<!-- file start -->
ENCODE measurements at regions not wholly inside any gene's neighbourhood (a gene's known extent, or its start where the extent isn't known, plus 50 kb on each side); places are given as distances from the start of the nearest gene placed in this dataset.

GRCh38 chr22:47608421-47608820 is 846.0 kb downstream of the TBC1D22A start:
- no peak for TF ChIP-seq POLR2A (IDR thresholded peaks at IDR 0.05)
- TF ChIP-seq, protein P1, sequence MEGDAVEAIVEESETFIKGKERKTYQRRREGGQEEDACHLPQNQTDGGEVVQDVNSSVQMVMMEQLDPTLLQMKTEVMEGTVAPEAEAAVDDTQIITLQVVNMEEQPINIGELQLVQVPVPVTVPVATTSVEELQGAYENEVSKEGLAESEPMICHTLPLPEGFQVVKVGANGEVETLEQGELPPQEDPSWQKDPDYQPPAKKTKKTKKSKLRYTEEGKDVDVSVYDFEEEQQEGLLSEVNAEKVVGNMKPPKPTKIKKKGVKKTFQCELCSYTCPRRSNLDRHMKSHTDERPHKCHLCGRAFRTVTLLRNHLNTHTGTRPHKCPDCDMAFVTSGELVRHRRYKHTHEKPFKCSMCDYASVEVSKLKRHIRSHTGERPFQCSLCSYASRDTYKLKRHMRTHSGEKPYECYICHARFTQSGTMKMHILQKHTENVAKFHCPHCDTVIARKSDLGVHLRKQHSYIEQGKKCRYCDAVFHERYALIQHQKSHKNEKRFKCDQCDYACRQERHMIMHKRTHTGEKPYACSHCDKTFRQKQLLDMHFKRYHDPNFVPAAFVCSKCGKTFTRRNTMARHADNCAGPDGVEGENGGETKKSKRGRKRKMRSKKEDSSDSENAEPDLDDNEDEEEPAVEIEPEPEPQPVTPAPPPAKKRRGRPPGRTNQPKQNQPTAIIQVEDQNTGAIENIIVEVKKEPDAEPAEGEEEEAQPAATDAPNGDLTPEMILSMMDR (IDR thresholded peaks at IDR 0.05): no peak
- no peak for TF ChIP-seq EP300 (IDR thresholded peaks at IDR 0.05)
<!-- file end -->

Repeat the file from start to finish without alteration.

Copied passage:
ENCODE measurements at regions not wholly inside any gene's neighbourhood (a gene's known extent, or its start where the extent isn't known, plus 50 kb on each side); places are given as distances from the start of the nearest gene placed in this dataset.

GRCh38 chr22:47608421-47608820 is 846.0 kb downstream of the TBC1D22A start:
- no peak for TF ChIP-seq POLR2A (IDR thresholded peaks at IDR 0.05)
- TF ChIP-seq, protein P1, sequence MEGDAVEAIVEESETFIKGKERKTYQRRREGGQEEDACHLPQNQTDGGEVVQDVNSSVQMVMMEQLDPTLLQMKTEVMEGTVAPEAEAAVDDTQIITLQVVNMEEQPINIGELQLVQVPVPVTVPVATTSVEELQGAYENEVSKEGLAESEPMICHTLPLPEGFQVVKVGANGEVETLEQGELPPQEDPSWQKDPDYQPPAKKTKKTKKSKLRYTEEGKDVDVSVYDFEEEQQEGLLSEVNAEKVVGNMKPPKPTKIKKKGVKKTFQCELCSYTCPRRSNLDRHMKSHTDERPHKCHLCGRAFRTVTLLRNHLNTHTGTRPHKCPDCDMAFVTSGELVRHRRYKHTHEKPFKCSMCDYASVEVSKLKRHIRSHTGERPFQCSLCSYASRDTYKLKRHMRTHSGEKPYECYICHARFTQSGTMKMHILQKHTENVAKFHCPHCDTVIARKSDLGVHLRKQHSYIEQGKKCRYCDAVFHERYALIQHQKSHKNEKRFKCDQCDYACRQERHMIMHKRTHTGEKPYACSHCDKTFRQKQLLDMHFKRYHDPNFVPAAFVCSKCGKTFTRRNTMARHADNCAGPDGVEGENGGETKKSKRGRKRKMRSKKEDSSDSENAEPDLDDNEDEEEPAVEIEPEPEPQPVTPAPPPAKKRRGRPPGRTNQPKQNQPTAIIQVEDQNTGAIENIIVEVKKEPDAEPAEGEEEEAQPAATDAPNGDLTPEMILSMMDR (IDR thresholded peaks at IDR 0.05): no peak
- no peak for TF ChIP-seq EP300 (IDR thresholded peaks at IDR 0.05)